Monday, October 4, 2010

At Least It Had the Clash

For the last week I have been trying to read Psychotic Reactions and Carburetor Dung by Lester Bangs. It is a collection of articles about music that originally ran in the 1970's. It is one of the worst things I have ever read, and I choose to read scientific reports for a living. As I was working my way through it I kept asking myself, am I just not getting it? What am I missing? Is this like when I read Tess of the D'urbervilles and hated it because I didn't realize that the main character had gotten raped (which is the basis for the entire story) and then got completely owned in class the day we discussed it??

I'm still not sure if the articles are actually as awful as I perceive them to be, or if I'm completely missing the point, but I guess I'll find out in class this week. For short pieces I found them incredibly hard to follow, and as music reviews I would say that most of the time I couldn't even tell whether or not he liked the album or artist he was talking about. It reads like a ridiculous stream of conscious, that goes off on completely unrelated tangents that in my opinion add very little to the writing. He also uses the longest sentences. A single sentence should not take up a whole paragraph, thats just bad technique. Actually, its the absence of technique, which is really all that Bangs style of writing is.

I wish someone would pay me to say whatever I damn well please, but until this blog gets bought and turned into a TV show (which is obviously my life's back up plan, lol) I'll have to settle for writing for my audience and employers. If only Bangs had such constraints. His pieces read like sprawling blog posts with no point, but lots of stories and personal opinion. He literally just says whatever he wants.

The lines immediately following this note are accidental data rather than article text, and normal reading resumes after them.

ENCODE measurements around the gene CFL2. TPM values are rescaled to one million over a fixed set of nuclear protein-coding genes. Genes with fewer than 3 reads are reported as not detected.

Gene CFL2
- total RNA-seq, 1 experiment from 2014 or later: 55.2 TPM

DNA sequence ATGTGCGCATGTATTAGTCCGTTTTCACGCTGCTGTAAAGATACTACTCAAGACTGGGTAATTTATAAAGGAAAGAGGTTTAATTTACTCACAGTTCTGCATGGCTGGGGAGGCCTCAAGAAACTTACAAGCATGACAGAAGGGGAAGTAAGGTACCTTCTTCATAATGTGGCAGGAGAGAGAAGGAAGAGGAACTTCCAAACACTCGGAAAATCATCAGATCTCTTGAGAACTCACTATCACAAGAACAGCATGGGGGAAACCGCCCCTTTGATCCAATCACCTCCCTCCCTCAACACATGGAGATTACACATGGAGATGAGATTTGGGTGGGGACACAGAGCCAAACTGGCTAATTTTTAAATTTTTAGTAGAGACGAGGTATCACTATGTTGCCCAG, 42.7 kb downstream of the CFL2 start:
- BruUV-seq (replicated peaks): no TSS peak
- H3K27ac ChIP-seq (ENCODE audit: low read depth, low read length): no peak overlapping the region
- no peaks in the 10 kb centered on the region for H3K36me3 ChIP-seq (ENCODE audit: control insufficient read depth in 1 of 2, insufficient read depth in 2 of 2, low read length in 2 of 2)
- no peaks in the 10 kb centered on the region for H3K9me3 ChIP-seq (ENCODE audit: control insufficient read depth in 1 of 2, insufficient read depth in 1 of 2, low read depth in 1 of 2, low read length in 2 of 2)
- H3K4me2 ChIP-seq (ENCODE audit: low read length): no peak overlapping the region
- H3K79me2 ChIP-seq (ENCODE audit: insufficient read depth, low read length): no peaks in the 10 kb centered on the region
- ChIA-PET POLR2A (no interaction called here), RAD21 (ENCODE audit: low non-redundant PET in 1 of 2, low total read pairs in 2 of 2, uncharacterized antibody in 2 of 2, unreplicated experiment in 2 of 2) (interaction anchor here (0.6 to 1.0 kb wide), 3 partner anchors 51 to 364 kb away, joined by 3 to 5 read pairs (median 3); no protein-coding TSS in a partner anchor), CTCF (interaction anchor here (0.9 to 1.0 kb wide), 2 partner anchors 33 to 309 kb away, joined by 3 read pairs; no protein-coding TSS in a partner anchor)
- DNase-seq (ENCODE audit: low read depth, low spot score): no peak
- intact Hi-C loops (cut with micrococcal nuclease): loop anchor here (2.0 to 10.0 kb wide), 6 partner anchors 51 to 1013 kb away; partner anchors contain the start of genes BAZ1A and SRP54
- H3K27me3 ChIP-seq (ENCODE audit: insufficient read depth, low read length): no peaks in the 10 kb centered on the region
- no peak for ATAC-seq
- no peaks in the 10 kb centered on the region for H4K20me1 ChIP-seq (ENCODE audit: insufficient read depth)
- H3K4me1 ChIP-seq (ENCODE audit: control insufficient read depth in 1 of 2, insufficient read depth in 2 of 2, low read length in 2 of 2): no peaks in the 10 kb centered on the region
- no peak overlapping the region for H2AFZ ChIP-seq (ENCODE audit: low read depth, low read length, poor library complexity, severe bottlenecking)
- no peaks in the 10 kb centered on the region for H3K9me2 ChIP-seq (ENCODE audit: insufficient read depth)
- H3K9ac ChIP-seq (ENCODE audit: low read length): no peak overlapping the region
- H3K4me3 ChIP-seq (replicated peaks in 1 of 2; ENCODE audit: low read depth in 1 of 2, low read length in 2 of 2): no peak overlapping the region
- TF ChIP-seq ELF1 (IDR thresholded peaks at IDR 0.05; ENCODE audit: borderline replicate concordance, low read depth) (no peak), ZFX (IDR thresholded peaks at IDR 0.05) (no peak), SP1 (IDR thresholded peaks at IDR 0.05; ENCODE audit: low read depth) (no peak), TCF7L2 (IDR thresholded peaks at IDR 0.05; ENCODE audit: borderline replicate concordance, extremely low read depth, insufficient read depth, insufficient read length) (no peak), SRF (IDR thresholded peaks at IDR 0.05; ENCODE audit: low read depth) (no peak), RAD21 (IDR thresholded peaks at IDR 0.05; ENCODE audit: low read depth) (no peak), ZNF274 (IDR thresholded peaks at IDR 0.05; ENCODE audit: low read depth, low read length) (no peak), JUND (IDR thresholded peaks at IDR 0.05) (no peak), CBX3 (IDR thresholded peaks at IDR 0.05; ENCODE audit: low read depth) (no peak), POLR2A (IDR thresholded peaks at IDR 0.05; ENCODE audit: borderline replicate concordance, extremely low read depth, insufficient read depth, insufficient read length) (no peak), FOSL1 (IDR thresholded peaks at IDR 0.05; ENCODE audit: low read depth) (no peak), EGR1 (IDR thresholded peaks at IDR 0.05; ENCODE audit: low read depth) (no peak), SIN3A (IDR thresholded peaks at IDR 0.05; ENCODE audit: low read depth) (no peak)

The only piece in the whole collection that I liked at all was his article on The Clash. I may be jaded because personally I love The Clash, but this article actually made sense. There was a point, which Bangs proved by painting the scene in a literary way. He describes his personal interactions with the band to prove how they are different from all of their peers in the way that they care about their fans. It is an argument that he is able to prove, and he does. It is the only piece in the whole collection with that quality.

In other news, I hate press releases that are misleading and confuse me because I read them when I am half asleep so that I leave messages for potential sources early in the morning that have nothing to do with what I want to write about and don't realize it until I get ahold of the PI hours later. So tomorrow I get to clean up my mess of messages, so that I can track down sources for an article due next week. Fun times. But there is always Rock the Casbah, and for today I guess that is enough.

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